15 thoughts on “Planting with a “flare””

  1. Dr. Linda: looking at the pic of the lilac planted too deeply. i’ve transplanted some lilac suckers. they were less than 1 year old, hence very small. how does one figure out a trunk flare in that scenario?

    1. Corey, you should be able to see where the roots emerge. Assume that the uppermost root represents the crown and plant accordingly. In the photo shown, there are multiple trunks of one plant, but you can’t see the place where they all connect. That’s the flare.

  2. Very useful information! The US Tree Care Standard sorted the terminology:

    82.10 flare (trunk flare, root flare): 1. The area at the base of the plant’s stem or trunk where the stem or trunk broadens to form roots
    82.20 root collar: The transition zone between the flare and the root system (where the buttress roots divide)

    When this distinction is clear, growers and landscapers can more easily understand that the bottom of the flare, the root collar, should always be visible.

  3. Linda, thank you for this post and your posts about using mulch to kill grass instead of cardboard/paper. I got your message about deep mulch, but the area I’m trying to convert from lawn to garden bed contains a mature apple tree (MD z7). The grass goes right up to the trunk, which appears to go right into the grass without much flare. Will deep mulch harm the roots of my tree, or is it ok because it’s not being planted? I assume it’s about 20 years old and seems healthy. Last year a bumper crop of apples, this year no flowers but many healthy leaves and our neighbor’s apple tree a block away hasn’t flowered either. Thank you!

  4. Thanks for the info & useful pictures! We’re in Zone 8a Southeast & having air spade work done on our too-deeply buried trees (a large, mature oak, two teen dogwoods, a couple of mature magnolias & a group of mature, previously topped, Leland cypresses) now. I’m having difficulty getting specifics on aftercare, like guidelines for how much & what methods for watering, whether or now tree wells are needed, science-based (hopefully definitive) mulching type & placement, etc. The arborist is not as specific as I would like- esp about how much watering is needed for best results- & other sources contradict some of his recommendations, especially about what & how much soil/mulch/other material should go back in the flare zone. My Internet searches aren’t turning up the info. Please can you give some of this and/or direct me to another resource? Thanks again!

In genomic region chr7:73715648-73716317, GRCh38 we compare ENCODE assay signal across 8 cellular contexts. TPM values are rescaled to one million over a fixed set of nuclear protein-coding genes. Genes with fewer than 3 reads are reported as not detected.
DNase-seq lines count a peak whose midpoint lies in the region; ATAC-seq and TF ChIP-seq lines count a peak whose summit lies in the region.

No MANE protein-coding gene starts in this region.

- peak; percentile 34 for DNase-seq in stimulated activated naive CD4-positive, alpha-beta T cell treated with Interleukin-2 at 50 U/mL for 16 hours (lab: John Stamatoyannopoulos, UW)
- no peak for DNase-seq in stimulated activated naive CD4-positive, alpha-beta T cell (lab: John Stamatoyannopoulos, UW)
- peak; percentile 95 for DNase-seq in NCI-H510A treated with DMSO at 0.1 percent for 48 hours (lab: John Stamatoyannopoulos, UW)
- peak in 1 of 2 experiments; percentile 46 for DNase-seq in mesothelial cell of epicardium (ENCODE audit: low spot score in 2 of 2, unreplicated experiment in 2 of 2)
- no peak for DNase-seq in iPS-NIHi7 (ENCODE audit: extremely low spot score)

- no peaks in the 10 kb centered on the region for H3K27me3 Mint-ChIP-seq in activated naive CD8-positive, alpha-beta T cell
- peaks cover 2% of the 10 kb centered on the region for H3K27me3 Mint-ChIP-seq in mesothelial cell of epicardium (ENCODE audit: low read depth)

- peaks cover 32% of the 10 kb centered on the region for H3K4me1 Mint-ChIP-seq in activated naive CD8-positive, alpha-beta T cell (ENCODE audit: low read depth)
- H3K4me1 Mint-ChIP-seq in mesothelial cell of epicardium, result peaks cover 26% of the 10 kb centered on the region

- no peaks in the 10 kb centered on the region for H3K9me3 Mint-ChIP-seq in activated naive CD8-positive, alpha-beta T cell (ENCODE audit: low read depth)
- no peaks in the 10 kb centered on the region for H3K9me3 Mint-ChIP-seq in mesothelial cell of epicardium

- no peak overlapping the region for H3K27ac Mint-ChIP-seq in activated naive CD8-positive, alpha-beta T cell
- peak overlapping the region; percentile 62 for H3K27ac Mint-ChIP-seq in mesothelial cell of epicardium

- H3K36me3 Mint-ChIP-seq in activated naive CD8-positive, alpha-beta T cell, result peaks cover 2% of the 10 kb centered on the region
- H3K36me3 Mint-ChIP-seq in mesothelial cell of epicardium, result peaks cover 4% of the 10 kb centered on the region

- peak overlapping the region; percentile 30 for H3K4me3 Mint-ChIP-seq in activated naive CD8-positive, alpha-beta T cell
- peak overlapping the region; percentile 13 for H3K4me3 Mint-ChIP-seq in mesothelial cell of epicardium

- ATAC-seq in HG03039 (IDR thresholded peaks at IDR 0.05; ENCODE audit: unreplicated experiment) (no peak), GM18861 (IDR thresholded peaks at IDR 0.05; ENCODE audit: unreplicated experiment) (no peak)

1. There really is not a pat answer for how much water – you will need to monitor soil moisture, probably with your fingers, to assess this. You don’t want it soggy and you don’t want it dry. It should leave a residue on your hands and feel moist to the touch.
      Mulch deeply with arborist wood chips. Maintain a minimum of 4-6″ to reduce weeds and enhance root establishment. Don’t skimp on this step. The chips can cover the flare as trees are adapted to a coarse woody debris layer.
      You can use this university fact sheet for information on wood chips:

  5. Thank you for your many articles about tree flare and proper planting – I’ve learned a lot.

    I want to soon plant a bare root tree (sugar maple, about 8 mm in diameter) on a sloped area. If I dig it a 2′ diameter hole, the upper side will be about 8″ higher than the low side. What is the ideal height for the flare to be at? I’m assuming that watering will be much easier for the first year if I have level 2′ diameter area around the tree, so should I make the level of the soil (and the flare) at the halfway point between the high and low areas of the initial hole? Or should I have the soil be much closer to the level of the high end of the initial hole? Thanks for your help.

    1. If you are planting on a slope, you want to construct a planting bed that is horizontal. That means you’ll have to use some wood or other material to hold the soil in place (like a terrace). The flare should be at soil level in this terrace.

  6. We have some established trees that we don’t want to replant. So if we remove all soil around the trunk so that the root flare is clearly showing (and we keep it that way) is that sufficient?

    1. If they are established and doing well, then you probably don’t need to do anything with them. But if they are struggling, I’d question whether they are truly established. More information on the trees’ health would be useful.